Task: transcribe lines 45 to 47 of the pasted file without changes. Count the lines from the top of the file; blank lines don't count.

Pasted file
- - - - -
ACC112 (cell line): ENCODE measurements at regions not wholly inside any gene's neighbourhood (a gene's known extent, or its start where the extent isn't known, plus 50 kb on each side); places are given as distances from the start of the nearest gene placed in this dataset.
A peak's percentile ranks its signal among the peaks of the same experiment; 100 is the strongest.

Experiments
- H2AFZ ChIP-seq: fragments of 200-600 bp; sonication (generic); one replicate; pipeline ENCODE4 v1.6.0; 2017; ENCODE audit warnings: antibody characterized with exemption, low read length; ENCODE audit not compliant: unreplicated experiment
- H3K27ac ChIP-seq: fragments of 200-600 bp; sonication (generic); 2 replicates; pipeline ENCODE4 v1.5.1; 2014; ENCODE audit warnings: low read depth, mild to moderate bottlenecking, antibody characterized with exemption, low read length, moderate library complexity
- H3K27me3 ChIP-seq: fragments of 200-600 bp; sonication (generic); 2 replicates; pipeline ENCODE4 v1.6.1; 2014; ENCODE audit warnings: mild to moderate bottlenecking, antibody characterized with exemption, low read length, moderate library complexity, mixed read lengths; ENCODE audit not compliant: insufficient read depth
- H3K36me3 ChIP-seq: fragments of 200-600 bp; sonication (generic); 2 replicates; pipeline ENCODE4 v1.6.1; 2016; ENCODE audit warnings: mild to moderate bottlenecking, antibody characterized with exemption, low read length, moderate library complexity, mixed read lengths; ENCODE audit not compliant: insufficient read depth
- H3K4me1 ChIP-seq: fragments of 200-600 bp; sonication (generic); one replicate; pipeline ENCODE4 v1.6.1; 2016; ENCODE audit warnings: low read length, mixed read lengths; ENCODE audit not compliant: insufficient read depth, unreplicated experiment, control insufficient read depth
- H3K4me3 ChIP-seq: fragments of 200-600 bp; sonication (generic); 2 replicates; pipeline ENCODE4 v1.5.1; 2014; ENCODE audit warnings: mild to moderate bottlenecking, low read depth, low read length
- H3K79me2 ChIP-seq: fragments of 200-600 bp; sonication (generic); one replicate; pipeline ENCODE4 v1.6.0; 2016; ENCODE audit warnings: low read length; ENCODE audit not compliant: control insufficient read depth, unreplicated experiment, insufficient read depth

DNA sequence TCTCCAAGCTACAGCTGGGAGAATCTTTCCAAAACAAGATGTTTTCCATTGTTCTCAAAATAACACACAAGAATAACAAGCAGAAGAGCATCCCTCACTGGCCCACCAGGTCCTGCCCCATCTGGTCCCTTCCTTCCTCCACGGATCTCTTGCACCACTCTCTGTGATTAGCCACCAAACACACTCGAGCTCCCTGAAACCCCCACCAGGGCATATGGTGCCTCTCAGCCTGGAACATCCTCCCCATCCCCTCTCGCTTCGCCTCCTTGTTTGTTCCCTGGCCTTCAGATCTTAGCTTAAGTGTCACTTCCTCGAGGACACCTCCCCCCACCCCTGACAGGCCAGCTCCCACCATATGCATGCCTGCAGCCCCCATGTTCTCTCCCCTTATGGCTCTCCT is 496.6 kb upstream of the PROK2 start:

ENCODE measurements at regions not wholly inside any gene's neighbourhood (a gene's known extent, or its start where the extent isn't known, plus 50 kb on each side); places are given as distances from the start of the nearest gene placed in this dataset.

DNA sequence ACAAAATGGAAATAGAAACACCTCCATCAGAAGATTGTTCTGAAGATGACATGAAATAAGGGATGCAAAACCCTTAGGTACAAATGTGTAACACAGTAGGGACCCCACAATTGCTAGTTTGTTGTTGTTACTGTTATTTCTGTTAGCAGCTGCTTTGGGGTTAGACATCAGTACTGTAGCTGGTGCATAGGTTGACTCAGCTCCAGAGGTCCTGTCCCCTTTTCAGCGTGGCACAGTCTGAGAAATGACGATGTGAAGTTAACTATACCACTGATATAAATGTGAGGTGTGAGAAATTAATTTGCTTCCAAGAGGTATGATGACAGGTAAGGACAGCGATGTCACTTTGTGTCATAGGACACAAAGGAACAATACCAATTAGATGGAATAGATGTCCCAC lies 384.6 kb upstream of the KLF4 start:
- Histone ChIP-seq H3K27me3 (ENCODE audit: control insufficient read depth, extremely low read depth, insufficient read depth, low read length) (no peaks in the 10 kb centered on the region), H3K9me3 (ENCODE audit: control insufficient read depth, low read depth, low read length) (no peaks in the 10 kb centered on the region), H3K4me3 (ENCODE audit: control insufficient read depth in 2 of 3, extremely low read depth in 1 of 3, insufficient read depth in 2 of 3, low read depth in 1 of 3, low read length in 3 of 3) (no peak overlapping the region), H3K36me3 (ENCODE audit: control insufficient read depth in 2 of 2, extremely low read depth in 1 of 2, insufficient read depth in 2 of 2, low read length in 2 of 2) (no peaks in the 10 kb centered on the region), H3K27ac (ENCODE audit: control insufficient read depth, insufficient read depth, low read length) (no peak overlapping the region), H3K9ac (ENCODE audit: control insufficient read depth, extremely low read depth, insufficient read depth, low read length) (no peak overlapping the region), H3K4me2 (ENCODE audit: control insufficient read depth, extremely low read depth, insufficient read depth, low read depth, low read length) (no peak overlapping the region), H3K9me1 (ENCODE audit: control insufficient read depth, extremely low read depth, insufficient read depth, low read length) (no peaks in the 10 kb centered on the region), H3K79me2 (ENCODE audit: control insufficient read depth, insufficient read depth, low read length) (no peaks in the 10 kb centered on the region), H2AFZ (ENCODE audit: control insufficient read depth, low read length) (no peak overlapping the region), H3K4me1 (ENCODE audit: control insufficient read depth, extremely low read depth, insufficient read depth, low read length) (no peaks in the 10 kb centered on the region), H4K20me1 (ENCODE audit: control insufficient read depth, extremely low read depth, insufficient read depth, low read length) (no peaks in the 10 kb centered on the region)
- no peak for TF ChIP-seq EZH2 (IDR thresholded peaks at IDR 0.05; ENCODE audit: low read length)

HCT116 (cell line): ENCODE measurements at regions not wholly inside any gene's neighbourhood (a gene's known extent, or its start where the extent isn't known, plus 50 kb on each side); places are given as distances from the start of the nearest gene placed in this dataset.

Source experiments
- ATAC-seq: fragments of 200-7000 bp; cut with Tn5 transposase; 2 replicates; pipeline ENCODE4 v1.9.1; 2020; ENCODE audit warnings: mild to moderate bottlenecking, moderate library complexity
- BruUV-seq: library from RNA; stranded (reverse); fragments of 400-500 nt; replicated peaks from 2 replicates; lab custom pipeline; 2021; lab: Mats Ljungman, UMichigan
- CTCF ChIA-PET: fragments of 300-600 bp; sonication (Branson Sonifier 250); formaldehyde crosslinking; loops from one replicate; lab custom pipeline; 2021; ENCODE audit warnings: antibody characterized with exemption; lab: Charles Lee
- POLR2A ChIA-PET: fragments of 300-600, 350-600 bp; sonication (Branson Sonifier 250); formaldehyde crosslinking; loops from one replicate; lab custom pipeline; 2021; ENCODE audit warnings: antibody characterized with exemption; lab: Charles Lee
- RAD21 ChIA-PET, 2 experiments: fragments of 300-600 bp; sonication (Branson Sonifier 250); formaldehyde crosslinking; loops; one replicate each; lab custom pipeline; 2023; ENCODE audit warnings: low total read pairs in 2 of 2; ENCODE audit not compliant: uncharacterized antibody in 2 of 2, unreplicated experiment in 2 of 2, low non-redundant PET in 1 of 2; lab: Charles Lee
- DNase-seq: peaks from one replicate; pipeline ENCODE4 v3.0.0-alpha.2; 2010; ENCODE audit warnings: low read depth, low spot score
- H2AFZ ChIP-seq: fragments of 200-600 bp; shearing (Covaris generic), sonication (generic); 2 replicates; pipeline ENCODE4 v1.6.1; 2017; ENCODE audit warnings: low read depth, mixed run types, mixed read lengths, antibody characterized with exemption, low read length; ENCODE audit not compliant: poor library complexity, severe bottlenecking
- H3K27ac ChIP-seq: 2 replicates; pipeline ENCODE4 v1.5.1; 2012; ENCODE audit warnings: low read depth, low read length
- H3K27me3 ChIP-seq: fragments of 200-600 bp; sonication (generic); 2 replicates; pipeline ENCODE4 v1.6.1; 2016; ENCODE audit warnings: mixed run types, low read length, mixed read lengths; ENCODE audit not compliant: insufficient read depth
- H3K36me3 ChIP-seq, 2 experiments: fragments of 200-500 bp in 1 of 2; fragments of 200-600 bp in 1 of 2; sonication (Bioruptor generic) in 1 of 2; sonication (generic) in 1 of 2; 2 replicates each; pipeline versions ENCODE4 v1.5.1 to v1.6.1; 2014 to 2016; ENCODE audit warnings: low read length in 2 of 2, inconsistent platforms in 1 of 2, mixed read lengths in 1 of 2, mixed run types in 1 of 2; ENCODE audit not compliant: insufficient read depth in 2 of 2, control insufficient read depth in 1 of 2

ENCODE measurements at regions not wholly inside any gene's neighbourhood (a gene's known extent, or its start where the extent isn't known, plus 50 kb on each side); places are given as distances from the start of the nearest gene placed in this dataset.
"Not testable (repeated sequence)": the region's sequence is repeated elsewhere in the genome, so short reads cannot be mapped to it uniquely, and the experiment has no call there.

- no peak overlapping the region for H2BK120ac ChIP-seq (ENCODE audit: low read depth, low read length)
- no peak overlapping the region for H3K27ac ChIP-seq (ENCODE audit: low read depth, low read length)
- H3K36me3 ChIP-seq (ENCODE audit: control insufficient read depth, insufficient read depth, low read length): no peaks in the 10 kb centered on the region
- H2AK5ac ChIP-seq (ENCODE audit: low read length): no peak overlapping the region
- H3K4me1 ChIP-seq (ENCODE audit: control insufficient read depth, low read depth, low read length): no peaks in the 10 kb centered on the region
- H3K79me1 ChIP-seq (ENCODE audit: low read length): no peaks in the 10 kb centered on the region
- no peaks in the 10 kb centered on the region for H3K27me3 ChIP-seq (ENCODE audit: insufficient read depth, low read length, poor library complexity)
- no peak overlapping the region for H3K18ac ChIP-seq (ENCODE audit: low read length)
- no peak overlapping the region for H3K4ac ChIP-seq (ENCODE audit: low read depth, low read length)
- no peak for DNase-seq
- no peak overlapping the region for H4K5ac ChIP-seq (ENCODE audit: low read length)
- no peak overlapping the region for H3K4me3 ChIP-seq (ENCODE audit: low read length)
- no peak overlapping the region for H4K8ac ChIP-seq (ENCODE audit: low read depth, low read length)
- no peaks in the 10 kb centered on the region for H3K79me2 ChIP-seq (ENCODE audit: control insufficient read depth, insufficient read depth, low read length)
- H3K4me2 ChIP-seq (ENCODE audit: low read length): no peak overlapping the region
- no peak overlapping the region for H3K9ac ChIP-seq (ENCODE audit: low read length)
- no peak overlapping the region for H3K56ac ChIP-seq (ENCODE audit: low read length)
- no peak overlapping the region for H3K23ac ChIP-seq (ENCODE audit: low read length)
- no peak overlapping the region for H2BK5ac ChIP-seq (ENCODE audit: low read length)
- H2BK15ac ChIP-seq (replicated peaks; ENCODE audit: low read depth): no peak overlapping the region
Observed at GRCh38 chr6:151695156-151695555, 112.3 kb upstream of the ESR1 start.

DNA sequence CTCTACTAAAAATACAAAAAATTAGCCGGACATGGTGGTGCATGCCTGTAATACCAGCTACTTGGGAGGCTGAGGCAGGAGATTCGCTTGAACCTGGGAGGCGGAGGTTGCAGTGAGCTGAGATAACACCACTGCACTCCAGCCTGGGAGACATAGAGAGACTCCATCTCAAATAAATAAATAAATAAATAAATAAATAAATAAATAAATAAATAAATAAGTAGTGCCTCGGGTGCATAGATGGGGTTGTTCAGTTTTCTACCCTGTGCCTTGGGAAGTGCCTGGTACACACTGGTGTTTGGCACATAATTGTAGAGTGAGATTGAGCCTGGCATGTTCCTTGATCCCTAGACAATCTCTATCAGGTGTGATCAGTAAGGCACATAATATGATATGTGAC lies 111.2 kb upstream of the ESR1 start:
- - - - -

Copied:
- no peak overlapping the region for H3K9ac ChIP-seq (ENCODE audit: low read length)
- no peak overlapping the region for H3K56ac ChIP-seq (ENCODE audit: low read length)
- no peak overlapping the region for H3K23ac ChIP-seq (ENCODE audit: low read length)